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Many factors contributed to Dan Fouts becoming a Hall of Fame quarterback with the San Diego Chargers. It all started with his father. Fouts grew up playing baseball but then wanted to explore football as a 12-year-old. That’s when he turned to his father, who said he’d let him play on one condition.

Dan Fouts was one of the toughest quarterbacks in NFL history

Dan Fouts of the San Diego Chargers drops back to pass circa 1985 in San Diego, California. | Owen C. Shaw/Getty Images.

Fouts is known as a quarterback who could sling it. He threw it often in head coach Don Coryell’s pass-happy offense, setting numerous passing records in the process. For four straight seasons, Fouts led the NFL in passing yards. In the first three, he threw for well over 4,000 yards, something that was unheard of in the late 1970s and early 1980s.

Fouts had the green light. He also had the receivers to complement his arm. Wes Chandler, Charlie Joiner, and Kellen Winslow helped make the “Air Coryell” system a success. Fouts was a six-time Pro-Bowler in the league’s most exciting offense.

While Fouts gets credit for airing it out and putting up points, he rarely gets the credit he deserves for being one of the toughest quarterbacks ever to play. Jim Kelly of the Buffalo Bills and Brett Favre of the Green Bay Packers typically head the list of toughest NFL quarterbacks. Fouts needs to be on this list. For a QB who threw it as much as Fouts, he rarely lined up in shotgun formation. That was by design.

“Dan says he’s more comfortable at the line,” said former Chargers quarterback coach Roger Theder in 1987, per The Los Angeles Times. “He likes to look the linebackers in the eyes, just to get the feel of what they’re going to do.”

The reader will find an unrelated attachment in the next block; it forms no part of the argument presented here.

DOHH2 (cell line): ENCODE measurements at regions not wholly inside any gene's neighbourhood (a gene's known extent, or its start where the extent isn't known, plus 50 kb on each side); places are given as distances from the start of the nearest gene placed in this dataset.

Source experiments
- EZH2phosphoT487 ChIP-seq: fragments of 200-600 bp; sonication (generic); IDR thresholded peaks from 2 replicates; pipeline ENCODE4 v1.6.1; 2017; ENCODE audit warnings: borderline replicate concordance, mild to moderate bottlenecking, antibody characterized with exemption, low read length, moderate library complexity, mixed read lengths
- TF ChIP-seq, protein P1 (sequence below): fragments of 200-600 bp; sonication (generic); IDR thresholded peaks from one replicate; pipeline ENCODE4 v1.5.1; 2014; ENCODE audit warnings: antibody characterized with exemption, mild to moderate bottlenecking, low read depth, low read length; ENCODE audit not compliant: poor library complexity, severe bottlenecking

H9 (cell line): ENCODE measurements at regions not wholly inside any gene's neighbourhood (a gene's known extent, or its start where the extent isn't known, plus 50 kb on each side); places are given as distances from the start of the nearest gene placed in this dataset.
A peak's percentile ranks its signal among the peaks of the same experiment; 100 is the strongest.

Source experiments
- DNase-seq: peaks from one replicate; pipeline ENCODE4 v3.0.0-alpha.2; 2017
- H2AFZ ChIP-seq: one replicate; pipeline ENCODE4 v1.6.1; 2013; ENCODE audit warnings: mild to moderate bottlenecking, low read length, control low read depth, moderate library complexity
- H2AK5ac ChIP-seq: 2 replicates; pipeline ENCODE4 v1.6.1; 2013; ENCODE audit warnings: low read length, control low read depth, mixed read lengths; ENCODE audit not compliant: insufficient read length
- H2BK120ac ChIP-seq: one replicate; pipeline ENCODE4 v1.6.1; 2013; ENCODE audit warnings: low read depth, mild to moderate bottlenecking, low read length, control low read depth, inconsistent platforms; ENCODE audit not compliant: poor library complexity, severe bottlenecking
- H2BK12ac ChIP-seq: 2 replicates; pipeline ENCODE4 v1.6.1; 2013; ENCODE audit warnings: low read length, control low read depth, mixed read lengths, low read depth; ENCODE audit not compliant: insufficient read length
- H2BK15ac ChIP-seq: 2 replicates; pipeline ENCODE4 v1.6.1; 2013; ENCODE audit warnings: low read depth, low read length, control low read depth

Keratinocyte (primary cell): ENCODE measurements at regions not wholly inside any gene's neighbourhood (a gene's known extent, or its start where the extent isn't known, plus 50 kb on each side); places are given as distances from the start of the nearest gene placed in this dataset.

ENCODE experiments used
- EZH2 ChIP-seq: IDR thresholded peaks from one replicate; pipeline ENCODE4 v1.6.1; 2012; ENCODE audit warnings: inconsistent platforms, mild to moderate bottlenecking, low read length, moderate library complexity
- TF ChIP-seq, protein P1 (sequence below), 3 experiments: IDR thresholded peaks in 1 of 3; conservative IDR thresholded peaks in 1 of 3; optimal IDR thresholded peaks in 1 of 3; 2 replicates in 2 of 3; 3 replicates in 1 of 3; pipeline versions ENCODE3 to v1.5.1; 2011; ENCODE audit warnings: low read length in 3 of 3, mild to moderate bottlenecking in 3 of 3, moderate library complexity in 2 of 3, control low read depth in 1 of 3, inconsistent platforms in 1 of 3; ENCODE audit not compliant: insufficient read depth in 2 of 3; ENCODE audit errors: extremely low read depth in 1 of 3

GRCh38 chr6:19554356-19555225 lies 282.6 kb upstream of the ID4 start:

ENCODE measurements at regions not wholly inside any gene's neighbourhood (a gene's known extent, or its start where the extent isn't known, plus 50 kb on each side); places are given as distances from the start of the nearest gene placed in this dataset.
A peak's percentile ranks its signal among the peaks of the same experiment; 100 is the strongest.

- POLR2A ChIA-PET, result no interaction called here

Chandler said that lining up under center and holding on to the ball too long to give his receivers time to get open often resulted in Fouts taking plenty of hits.

“Dan sort of brings it on himself, too,” Chandler said in ’87. “No quarterback drops back shorter. That’s what Joe Namath used to do. Dan’s holding the ball and holding the ball, allowing guys to get open. If it takes getting hit, he’ll get hit. But, you see, a lot of times I’ll be looking at the films, and it’s that last second of waiting that makes the difference between complete and incomplete.”

Fouts’ father let him play football if he played quarterback

If not for his father, Fouts may have made a career for himself slinging baseballs. When Fouts was a rookie with the Chargers after a stellar career at Oregon, his father, Bob, told the story of how his son made the move from baseball to football.

“When he was in about the seventh or eighth grade, he came to ask me if he could play,” Bob Fouts said then, according to The Associated Press. “He said he wanted to play end.”

The elder Fouts said Dan had shown off a strong arm in Little League baseball, and he cut his son a deal.

“I’ll let you play if you’ll be a quarterback,” Bob said.

It all worked out as he earned a scholarship to play for Oregon and set 19 records while playing for the Ducks. The Chargers selected him in the third round of the 1973 NFL Draft. After a sluggish start in the NFL, he became one of the league’s best, throwing for better than 43,000 yards in his career. He also tossed 254 touchdown passes. He was inducted into the Pro Football Hall of Fame in 1993.